For Herron, the waiting is the hardest part
CHASKA, Minn. -- For the umpteenth time today, Tim Herron walked gingerly from the clubhouse to the driving range, passing a group of well-wishers along the way. Sadly, he was in no rush to make a tee time.
"Good luck, Tim," a fan called out.
"I'm not in," Herron explained. "I think I have to go hurt somebody."
He was kidding. Sort of. The 39-year-old Herron, the Â Wayzata, Minn., native who still lives so close to Hazeltine that he was able to stop home for breakfast at mid-morning, finds himself in the cruelest purgatory during the first round of the PGA Championship.Â
Bumped up to the first alternate position after Paul Casey's withdrawal this morning, Herron is close enough to a berth in the field that he needs to be on site in case another player withdraws. Â And yet everywhere he turns he is reminded of what he is missing.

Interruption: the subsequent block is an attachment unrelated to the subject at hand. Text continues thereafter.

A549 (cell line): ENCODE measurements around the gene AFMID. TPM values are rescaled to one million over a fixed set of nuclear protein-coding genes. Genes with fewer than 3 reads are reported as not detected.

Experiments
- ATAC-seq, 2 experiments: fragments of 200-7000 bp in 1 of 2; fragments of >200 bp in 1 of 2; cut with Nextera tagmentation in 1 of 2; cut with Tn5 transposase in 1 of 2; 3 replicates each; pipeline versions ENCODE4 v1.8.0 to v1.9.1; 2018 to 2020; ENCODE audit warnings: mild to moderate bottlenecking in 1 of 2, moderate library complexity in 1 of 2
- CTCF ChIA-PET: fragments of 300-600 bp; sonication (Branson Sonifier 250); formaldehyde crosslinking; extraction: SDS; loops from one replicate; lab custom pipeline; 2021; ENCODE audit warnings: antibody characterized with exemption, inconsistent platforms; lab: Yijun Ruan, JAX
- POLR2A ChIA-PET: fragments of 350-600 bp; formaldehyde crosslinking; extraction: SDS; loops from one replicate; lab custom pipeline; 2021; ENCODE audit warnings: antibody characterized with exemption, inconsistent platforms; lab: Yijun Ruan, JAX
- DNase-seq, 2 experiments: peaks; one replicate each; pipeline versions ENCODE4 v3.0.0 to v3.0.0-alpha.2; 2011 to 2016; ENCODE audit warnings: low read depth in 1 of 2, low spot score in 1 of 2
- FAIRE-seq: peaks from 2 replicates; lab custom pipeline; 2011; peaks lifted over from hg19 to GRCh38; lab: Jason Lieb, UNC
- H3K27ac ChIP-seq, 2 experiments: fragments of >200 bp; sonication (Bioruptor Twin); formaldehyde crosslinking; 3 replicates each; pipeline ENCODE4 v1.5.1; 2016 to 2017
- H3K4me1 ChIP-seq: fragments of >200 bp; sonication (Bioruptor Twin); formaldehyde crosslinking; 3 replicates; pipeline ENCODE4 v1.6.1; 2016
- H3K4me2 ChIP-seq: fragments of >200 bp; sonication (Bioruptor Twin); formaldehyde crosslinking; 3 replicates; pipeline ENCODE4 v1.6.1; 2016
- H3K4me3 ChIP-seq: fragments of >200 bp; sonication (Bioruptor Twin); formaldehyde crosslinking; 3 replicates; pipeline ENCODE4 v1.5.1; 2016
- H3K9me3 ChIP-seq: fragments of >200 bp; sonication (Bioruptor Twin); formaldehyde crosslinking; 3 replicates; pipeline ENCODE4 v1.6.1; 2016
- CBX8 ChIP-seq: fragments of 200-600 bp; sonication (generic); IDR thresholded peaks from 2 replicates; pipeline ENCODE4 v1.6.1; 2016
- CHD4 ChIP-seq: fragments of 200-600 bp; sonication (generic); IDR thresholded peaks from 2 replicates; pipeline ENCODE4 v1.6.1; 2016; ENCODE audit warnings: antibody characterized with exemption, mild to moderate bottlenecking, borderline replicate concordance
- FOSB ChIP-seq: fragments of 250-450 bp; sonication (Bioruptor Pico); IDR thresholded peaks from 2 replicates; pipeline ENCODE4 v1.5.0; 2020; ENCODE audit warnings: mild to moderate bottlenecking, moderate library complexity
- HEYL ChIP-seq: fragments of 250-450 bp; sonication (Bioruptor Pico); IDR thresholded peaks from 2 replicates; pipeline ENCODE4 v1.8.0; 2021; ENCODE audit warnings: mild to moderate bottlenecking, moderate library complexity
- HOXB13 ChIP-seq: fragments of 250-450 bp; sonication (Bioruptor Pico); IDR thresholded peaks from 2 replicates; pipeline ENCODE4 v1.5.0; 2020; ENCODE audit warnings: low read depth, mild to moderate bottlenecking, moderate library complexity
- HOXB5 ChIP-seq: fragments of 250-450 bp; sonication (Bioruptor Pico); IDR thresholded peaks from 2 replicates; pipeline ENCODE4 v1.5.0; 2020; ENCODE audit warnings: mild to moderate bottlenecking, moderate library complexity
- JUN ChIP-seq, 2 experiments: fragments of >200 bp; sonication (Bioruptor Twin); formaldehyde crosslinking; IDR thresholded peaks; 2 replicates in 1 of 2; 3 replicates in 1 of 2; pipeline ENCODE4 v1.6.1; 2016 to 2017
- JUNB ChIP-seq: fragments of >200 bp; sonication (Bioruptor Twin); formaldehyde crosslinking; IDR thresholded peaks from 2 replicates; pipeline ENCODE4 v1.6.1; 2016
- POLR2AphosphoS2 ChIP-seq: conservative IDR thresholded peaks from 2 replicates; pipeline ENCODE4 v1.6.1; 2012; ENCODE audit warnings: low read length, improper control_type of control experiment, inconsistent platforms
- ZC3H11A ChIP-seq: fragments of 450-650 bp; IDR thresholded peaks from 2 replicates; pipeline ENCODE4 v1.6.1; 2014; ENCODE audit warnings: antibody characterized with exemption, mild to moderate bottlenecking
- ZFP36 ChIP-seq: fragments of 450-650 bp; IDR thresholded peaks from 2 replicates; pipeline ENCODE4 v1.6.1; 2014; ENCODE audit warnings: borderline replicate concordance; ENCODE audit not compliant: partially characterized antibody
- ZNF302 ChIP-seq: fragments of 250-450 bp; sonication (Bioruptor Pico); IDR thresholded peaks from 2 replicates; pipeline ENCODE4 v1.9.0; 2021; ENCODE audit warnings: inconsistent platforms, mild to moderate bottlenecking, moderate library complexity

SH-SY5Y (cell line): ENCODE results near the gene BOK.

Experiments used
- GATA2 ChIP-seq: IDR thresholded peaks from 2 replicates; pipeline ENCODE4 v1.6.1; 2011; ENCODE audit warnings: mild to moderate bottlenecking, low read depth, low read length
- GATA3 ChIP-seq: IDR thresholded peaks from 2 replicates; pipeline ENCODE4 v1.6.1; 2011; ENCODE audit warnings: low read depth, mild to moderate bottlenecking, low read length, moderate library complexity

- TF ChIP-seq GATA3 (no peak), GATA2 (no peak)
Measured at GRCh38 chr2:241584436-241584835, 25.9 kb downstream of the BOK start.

"I'm almost 40 so this will probably be my last event in Minnesota," said Herron, who has dropped to 222nd in the world rankings. "It's disappointing, but it's on me. I haven't played well enough."
There's a Ryder Cup in seven years here, and Herron said something about making it back for that. But he knew enough not to get his hopes up.
So instead he waits. For most of the morning he sat in his car while the first wave of players teed off. Then he went home for breakfast. Then he came back. On the range, his caddie walked back and forth, checking the names of players off the list. Â Not that he wanted anyone to come up limp, but still....
The last group goes off 2:25 p.m. If his name wasn't called, he said, "I'll just head out to Lake Minnetonka and hang out with my family."
In the meantime, an acquaintance called out from behind the railing. Did he have a second?
"Sure, he said. "I've got all day."
-- Sam Weinman